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according action activity affection appetencies Aristotle become bound categorical imperative cause character Christian civil law claim command common condition conduct conformity conscience conscious constitution Corrective justice determined discern distinct doctrine duty egoism Elements of Psychology enacted essential ethical exercise existence faculty feeling freedom fulfill function Gesetz der Liebe happiness Hence honor human nature implies impulse individual Inductive Logic infra injustice intelligent intention intuition jus naturale justice Kant liberty logical loving service marriage means Measure for Measure ment mercy merely mind moral judgment moral law moral quality natural law normal desires notion object obligation observed one's organism original pain pantheism penalty perfect person philosophy Plato pleasure practical principle punishment Quatrevingt-Treize reason relations righteous sanctions says selfishness sense sentiment social society supra things Thou shalt tion trespass truth universal violation virtue volition voluntary welfare whole wrong
Page 167 - virtue* Did not go forth of us, 'twere all alike As if we had them not. Spirits are not finely touch'd But to fine issues, nor Nature never lends The smallest scruple of her excellence. But, like a thrifty goddess, she determines Herself the glory of a creditor, Both thanks and use.
Page 254 - What constitutes a State? Not high-raised battlement or labored mound. Thick wall or moated gate ; Not cities proud with spires and turrets crowned ; Not bays and broad-armed ports, Where, laughing at the storm, rich navies ride ; Nor starred and spangled courts, Where low-browed baseness waft* perfume to pride.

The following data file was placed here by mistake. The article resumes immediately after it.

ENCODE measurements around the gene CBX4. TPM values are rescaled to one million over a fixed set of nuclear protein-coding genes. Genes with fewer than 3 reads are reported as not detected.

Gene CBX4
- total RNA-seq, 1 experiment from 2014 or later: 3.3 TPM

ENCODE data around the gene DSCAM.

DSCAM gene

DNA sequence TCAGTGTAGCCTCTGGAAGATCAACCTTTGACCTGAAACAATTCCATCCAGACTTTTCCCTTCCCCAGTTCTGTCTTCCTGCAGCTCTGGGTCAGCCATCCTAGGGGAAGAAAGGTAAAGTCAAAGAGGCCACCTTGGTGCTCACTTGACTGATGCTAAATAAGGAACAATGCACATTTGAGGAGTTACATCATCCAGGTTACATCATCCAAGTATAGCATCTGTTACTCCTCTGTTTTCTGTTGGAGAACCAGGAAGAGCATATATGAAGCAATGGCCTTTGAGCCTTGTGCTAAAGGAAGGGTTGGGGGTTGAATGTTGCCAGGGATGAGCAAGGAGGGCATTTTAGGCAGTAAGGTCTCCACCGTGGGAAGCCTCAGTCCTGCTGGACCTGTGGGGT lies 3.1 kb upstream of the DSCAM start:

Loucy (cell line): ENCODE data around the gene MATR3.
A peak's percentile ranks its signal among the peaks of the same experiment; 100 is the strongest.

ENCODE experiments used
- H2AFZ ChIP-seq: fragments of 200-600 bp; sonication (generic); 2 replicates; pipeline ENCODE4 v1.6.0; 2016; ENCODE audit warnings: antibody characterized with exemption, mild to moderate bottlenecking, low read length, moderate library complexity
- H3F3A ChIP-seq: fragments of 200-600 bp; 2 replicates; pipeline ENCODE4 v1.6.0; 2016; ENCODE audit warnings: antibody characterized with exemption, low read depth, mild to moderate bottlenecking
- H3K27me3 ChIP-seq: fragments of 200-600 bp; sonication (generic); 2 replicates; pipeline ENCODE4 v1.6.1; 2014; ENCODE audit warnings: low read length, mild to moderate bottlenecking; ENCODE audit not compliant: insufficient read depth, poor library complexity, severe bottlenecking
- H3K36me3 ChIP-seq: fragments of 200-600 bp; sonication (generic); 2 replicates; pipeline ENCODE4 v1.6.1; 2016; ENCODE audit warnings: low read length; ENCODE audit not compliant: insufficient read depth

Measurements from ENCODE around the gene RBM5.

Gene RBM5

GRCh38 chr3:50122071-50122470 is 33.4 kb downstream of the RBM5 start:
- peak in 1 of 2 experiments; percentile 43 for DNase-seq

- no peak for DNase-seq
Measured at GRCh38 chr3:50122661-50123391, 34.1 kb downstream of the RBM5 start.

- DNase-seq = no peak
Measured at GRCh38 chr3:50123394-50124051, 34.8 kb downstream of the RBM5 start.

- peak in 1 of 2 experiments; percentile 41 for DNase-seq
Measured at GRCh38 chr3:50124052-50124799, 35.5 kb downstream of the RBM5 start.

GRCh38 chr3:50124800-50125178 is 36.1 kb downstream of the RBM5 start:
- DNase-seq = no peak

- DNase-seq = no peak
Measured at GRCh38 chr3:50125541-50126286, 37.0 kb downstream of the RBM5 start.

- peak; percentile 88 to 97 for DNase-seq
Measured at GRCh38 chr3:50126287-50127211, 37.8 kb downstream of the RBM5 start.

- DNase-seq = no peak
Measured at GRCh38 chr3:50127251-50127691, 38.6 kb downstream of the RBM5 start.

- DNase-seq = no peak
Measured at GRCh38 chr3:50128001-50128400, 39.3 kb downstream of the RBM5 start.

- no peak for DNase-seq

Page 49 - All men are by nature equally free and independent, and have certain inherent rights, of which, when they enter into a state of society, they cannot, by any compact, deprive or divest their posterity; namely, the enjoyments of life and liberty,
Page 184 - all we think ; every effort we can make to throw off our subjection, will serve but to demonstrate and confirm it. The principle of utility, recognizes this subjection, and assumes it for the foundation of that system, the object of which is to rear the fabric of felicity by the hands of reason and of law.
Page 189 - to serve, and that to shun mankind; Some place the bliss in action, some in ease, Those call it pleasure, and contentment these ; Some, sunk to beasts, find pleasure end in pain, Some, swelled to gods, confess e'en virtue vain; Or indolent, to each extreme they fall, To trust in everything, or doubt of all.
Page 189 - thy name, That something still which prompts the eternal sigh, For which we bear to live, or dare to die; Which, still so near us, yet beyond us lies, O*erlooked, seen double, by the fool and wise ; Plant of celestial seed, if dropped below, Say in what mortal soil thon deign'st to grow.
Page 268 - when any government shall be found inadequate or contrary to these purposes, a majority of the community hath an indubitable, inalienable, and indefeasible right to reform, alter, or . abolish it, in such manner as shall be judged most conducive to the public weal.
Page 132 - be thy plea, consider this, That, in the course of justice, none of us Should sec salvation ; we do pray for mercy ; And that same prayer doth teach us all to render The deed* of mercy.
Page 170 - The leper raised not the gold from the dust; ' Better to me the poor man's crust i Better the blessing of the poor, Though I turn me empty from his door.' That is no true alms which the hand can hold; He gives nothing but worthless gold Who gives from a sense of duty.
Page 260 - be obtained in many generations, it becomes a partnership not only between those who are living, but between those who are living and those who are dead and those who are to be born. Each contract of each particular State is a clause in the great primeval contract of eternal society, linking the lower with the higher natures, connecting the visible and